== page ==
Please do not re-click a link while waiting for a page to load. (It’s slower and degrades site speed for all users.)
To get images for machine learning, see MO Images for Machine Learning

 

Notes:
The first official MO record of this species from NJ, the northernmost record on MO, and maybe the first known record from the Garden State, too.
Growing in soil/needle duff under pitch pines, not being attached directly to any wood as far as I could tell.

Images

Proposed Names

75% (2)
Used references: 1) NAB/BENA by Bessette-Roody-Bessette
2) Relevant MO observations

Please login to propose your own names and vote on existing names.

= Observer’s choice
= Current consensus

Comments

Add Comment
Yes, Dave,…
By: I. G. Safonov (IGSafonov)
2020-04-05 20:08:49 CEST (+0200)

…this one was in exceptional condition. It was preserved, and is stored in my fridge. Will probably get it sequenced eventually through NAMP.
I remember the area where the Burghardts and I found it, though I haven’t returned to that spot since.
Buchwaldoboletus is pretty uncommon. I think this one was my second and last sighting of it so far. The first one was in ME in September 2013 during a bolete workshop at Eagle Hill Institute. I think it was lignicola. I recall the Bessettes were very excited about it. I am sure they saved that collection.

Hi Dave,
By: Luke Smithson (Mycofreak )
2020-04-05 20:08:14 CEST (+0200)

All three entries in the Bessettes/Roody Bolete book note them as “rare”. I’ve never seen one either.

This one appears…
By: Dave W (Dave W)
2020-04-05 19:40:20 CEST (+0200)

to be in perfect condition. I don’t recall ever IDing anything I have found over the years as Buchwaldoboletus.

Info…
By: I. G. Safonov (IGSafonov)
2020-04-05 19:02:02 CEST (+0200)

…will be coming your way shortly via email, Luke.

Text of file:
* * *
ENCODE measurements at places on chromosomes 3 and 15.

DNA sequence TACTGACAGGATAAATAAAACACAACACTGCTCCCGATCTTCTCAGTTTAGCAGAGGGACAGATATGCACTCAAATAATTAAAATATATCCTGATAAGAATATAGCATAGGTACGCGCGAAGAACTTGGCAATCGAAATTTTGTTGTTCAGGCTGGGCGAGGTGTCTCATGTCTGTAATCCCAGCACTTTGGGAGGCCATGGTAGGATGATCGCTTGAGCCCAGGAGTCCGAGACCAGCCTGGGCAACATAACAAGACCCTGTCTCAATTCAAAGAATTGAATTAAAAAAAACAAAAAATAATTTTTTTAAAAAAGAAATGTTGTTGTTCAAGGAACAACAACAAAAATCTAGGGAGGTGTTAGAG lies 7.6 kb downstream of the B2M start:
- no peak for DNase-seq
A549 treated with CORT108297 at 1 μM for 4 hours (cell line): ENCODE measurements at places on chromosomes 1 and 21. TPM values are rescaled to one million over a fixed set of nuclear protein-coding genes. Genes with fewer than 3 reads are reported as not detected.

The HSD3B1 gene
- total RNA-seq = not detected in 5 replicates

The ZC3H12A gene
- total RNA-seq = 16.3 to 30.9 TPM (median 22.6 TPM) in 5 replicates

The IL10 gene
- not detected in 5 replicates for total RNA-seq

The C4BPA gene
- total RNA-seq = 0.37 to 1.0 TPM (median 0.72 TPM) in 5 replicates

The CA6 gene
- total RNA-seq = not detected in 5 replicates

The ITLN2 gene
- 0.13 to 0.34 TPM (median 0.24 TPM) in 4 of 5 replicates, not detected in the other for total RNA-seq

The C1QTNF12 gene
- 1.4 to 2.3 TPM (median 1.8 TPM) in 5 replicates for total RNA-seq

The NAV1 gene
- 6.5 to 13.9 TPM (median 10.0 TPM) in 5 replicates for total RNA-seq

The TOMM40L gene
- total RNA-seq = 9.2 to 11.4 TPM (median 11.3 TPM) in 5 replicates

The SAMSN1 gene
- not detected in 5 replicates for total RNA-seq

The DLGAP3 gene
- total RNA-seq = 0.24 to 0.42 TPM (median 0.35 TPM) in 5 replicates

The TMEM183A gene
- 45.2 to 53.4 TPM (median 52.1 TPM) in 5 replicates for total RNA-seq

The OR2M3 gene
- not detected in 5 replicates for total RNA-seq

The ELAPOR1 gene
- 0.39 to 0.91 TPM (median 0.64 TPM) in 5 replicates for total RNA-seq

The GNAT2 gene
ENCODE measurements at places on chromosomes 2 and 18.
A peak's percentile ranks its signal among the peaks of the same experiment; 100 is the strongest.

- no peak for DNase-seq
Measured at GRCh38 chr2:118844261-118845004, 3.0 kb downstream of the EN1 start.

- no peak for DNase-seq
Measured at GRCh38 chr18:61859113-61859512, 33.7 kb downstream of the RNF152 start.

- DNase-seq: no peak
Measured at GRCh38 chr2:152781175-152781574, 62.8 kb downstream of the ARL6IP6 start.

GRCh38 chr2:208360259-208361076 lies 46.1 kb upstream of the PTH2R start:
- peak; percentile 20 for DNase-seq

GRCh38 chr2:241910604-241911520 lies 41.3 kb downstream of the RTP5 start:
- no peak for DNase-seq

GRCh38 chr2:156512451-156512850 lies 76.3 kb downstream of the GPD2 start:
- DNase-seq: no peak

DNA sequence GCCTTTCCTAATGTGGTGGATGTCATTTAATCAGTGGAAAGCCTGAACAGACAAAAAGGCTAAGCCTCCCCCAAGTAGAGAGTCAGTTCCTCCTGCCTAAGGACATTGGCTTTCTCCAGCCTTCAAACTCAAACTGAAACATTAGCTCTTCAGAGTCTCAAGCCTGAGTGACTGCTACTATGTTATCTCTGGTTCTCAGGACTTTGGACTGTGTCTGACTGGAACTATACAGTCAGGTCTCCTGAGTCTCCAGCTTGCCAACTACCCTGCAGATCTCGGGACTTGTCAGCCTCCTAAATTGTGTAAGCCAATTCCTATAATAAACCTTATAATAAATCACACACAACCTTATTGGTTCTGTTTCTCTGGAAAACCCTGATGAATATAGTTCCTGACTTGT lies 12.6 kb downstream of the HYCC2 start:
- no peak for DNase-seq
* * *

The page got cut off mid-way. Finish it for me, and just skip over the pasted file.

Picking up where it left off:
Hi Igor,
By: Luke Smithson (Mycofreak )
2020-04-05 18:40:22 CEST (+0200)

I would love to see what’s in Both’s book about these two entities. Thank you!

Hello, Luke!
By: I. G. Safonov (IGSafonov)
2020-04-05 18:31:42 CEST (+0200)

Thanks for this interesting bit of fungal history. Ernst Both’s bolete compendium, which is my favorite Boletales reference, has a wealth of taxonomic history info on Buch. hemichrysus and Peck’s phantom B. fulvus. If you are interested, I can forward those relevant pages to you — let me know.

Hi Igor!
By: Luke Smithson (Mycofreak )
2020-04-05 18:08:34 CEST (+0200)

I noticed that Murrill notes in “The Boletaceae of North America II” that this species has been collected in New Jersey and New York.

Peck describes a species he called Boletus fulvus (an illegitimate name that was used for an earlier polypore) in 1900 in the Bull. Torrey bot. Club 27(6): 14-21., based on a collection made by Charles McIlvaine in West Philadelphia. Murrill further speculates in “The Boletaceae of N.A. II” that perhaps the species that McIlvaine collected was B. hemichrysus. The descriptions and habitat are fairly similar. Pecks holotype for fulvus sits in the the New York State Museum but I cannot find a modern reference to what it might be.

Thanks, Dario
By: I. G. Safonov (IGSafonov)
2017-08-31 05:53:28 CEST (+0200)

It was indeed a very exciting find. Didn’t expect to stumble upon it in NJ!

Nice find,Igor!
By: dario.z (dario13)
2017-08-31 05:42:24 CEST (+0200)